At the start of the 1988 season, Michigan faced a quarterback controversy. Demetrius Brown had been declared academically ineligible earlier in the year, but regained his eligibility before the season started. Taylor had missed spring practice due to a hamstring pull, leaving Coach Schembechler worried about the quarterback position. At the time, Taylor was considered the team's best option offense quarterback, but he had completed only 41% of his passes in 1987.
Shortly before the season opener against Notre Dame, Schembechler announced that Taylor would be his starting quarterback. Schembechler noted that Taylor "has thrown well, has run well, knows the offense and is getting us into the right plays." Taylor ended up starting 9 of 12 games for the 1988 Michigan football team that finished the season with a 9–2–1 record (7–0–1 in the Big Ten), won the Big Ten Conference championship and defeated USC in the 1989 Rose Bowl. Taylor completed 76 of 122 pass attempts for a 62.3% completion percentage and was intercepted only twice.
In the season opener against Notre Dame, Schembechler kept the ball on the ground, with 52 running plays and only 11 pass attempts. Michigan lost a close game 19–17, as Taylor completed 8 of 11 pass attempts for 74 yards and scored one of Michigan's two rushing touchdowns.
Taylor had his best game of the 1988 season in a 31–30 loss to the No. 1 ranked Miami Hurricanes on September 17, 1988. Taylor nearly led the Wolverines to an upset win to break Miami's 33-game regular season winning streak, but the defense gave up 17 points in the final 5 minutes and 24 seconds to allow Miami to come from behind to win the game. Taylor did his part, completing 16 of 24 pass attempts for 214 yards and three touchdowns. The Washington Post praised Michigan's passing game:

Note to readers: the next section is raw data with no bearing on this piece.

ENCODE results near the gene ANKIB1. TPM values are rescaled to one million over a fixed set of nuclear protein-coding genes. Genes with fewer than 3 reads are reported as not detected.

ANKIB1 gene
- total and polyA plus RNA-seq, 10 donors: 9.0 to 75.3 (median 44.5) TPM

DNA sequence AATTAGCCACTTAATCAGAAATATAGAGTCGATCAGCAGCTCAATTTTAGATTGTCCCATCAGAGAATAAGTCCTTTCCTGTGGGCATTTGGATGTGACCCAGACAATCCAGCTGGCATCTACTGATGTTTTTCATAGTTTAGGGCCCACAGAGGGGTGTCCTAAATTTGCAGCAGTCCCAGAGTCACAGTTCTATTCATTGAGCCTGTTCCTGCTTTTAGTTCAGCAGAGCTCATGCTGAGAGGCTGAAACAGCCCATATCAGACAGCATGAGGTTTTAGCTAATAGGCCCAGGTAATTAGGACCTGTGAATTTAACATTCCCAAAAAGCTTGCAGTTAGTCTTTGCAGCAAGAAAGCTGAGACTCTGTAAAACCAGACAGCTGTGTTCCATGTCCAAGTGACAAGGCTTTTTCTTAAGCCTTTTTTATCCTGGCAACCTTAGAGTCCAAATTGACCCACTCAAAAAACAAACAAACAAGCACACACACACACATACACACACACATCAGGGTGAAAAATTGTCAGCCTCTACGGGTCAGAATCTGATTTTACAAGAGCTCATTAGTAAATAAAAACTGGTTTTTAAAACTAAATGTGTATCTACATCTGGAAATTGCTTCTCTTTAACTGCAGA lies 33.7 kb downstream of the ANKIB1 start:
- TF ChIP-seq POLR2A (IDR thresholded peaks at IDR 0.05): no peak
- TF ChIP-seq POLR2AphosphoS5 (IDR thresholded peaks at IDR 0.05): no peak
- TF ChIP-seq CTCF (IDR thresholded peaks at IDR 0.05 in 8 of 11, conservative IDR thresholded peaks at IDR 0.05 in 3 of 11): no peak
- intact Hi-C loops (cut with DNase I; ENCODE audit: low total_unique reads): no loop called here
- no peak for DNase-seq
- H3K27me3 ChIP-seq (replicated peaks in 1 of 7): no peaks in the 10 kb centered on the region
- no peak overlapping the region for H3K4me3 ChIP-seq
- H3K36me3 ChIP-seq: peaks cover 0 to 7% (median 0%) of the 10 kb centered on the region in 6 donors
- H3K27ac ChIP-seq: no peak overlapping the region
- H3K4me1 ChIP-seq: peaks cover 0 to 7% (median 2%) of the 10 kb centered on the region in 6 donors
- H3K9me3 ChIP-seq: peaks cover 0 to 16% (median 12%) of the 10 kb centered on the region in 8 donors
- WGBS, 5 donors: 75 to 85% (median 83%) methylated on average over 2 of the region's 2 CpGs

"Employing a combination of its usual righteous conservatism with a startlingly effective passing game, the Wolverines incited an overflow crowd of 105,834 in the broad, intimidating sweep of Michigan Stadium by outright dominating the Hurricanes, the defending national champions, for most of four quarters. A mulish, persistent quarterback named Michael Taylor threw scoring passes of five, 18 and 16 yards, the latter to take a 30–14 lead with 10:32 left."
The Associated Press also praised Taylor's performance: "Miami's comeback overcame a brilliant performance by Michigan quarterback Michael Taylor, who was shaken up twice but returned to throw three touchdown passes."
After losing the first two games of the season, the Wolverines were 9–0–1 in the final ten games. One sports writer praised Taylor's performance in the first 8 games as follows: "Taylor has been everything Brown wasn't. He has a better understanding of the offense, is more poised, reads defenses better, and runs better. He was intercepted just twice in 122 passes this season."
After playing well in the first 8 games of the season, Taylor broke his collarbone on the first offensive play in the Minnesota game and had to undergo surgery two days later. He was unable to play in the final regular season games against Illinois and Ohio State and in the 1989 Rose Bowl game against USC.